We Say Stupid Things In The Freakout Tree

(NOTE: Based on time elapsed since the posting of this entry, the BS-o-meter calculates this is 6.03% likely to be something that Ferrett now regrets.)

So my mother-in-law died last night.
The death was, as we are wont to say around here, “Unwelcome but not unexpected.”  She’d gone off dialysis because she was in incredible pain, and her husband had died earlier in the year, and she was done with life.  Still, the doctors had told us Tuesday or Wednesday, and strangely enough we believed them when they said we had that much time.
So I spent much of last night holding my wife as she sobbed in only the way someone who’s lost their mother can, stroking her hair, muttering all the nonsense things you do when someone’s passed on.
And in the middle of all this, she stopped and said, “This must be hard for you.  Knowing there’s nothing you can say to comfort me.”
That was a pretty stupid thing to say, really.  She was, as we are also wont to say around here, up in the tree.
We here at La Casa McJuddMetz hew closely to the “tree theory” of relationships, which is to say that any couple lives on a small island with one tree.  When things get bad, one person – and only one person – climbs into the tree to have their freakout, while it’s the other person’s job to stay on the ground and talk them down.
Very Bad Things arise when both people need to be in the freakout tree at once.  So we have a strict tree protocol in that we may alternate positions in the tree *very rapidly*, but we never both shimmy up that trunk simultaneously.
And so when Gini said, “This must be hard for you,” that was stupid because if there’s any time when someone gets reserved VIP privileges in the tree for the rest of the week, it’s after their goddamned mother’s just died.
But it was sweet, her checking in on me.
And I think of my friend Kat, the mother of my now-deceased goddaughter Rebecca, when we went over to their house to help hand out Halloween candy for the first time since Rebecca had passed.  That was an alternately happy and painful event – there would be all the normal joys of handing out candy and seeing the kids in their costumes and handing out warmed spiked cider to the grownups as “grownup candy” –
– and then we’d remember that Rebecca wasn’t here, and wonder what costume she would have worn, and thought of all the candy that kid would have devoured, and then we’d each slip off alone to sneak a private bit of mourning.
And Kat came up to me and said, “I know your introvert batteries are drained.  I know all you wanted was to to curl up at home tonight.”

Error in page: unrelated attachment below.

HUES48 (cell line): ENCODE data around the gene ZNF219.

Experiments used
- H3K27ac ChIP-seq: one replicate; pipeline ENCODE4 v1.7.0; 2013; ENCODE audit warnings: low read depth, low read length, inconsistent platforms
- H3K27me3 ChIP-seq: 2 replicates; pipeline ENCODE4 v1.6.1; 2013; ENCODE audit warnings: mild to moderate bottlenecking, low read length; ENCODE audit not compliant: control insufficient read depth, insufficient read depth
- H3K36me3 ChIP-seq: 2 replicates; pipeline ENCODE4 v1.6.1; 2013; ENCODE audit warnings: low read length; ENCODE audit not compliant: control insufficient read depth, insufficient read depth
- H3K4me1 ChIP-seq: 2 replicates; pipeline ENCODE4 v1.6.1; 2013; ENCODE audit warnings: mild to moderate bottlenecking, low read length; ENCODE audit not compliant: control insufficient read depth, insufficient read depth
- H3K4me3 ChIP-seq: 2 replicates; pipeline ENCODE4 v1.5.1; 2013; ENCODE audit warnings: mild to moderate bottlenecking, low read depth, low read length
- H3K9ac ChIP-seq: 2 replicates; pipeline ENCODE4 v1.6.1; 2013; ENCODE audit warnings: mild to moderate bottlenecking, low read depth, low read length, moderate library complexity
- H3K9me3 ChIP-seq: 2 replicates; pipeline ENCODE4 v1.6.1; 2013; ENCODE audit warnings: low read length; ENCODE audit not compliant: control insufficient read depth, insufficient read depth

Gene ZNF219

Stupid.  Of course I wouldn’t stay at home.  Of course I wouldn’t make it more apparent that things had changed this Halloween.  Of course I wouldn’t leave another absence for them to notice.
Sweet.
And I think one of the reasons that we function so well, my friends and my family and I, is because we make it pretty damn easy to do the things required of us.  It would be easy for us to use our deepest sorrow to climb high into the tree, so high we can’t even see the ground any more, so high we forget the rest of the world exists –
– and yet we take care of our caretakers.  We acknowledge the difficulty in being there for someone when there’s not much to say.  We thank each other for helping, even when we’d have a damned fine excuse to forget their existence.
We love each other.  We mark each other’s sacrifice.  And even in the middle of such overlapping sorrows that some days we feel like we will be borne away by cascading waves of tears, we appreciate those who try to hold us tight to shore.
There’s more sorrow coming.  More grief.  And there’s nothing I can do, and I am so very tired of condolences, and I am so very tired of holding people while they cry and muttering all the usual stupid things one says in the face of death.
But for one moment, in an hour so dark it struck us all blind, Gini reached a hand down from the freakout tree and asked if I needed to come up.
I didn’t.  But it lent me strength to know that I could.

1 Comment

  1. Ali M
    Nov 4, 2014

    That’s a great theory, thanks. I won’t offer too many condolences since it seems like you may have had your fill – but I will say thanks for offering up there something that is going to help me and my relationships in the future.

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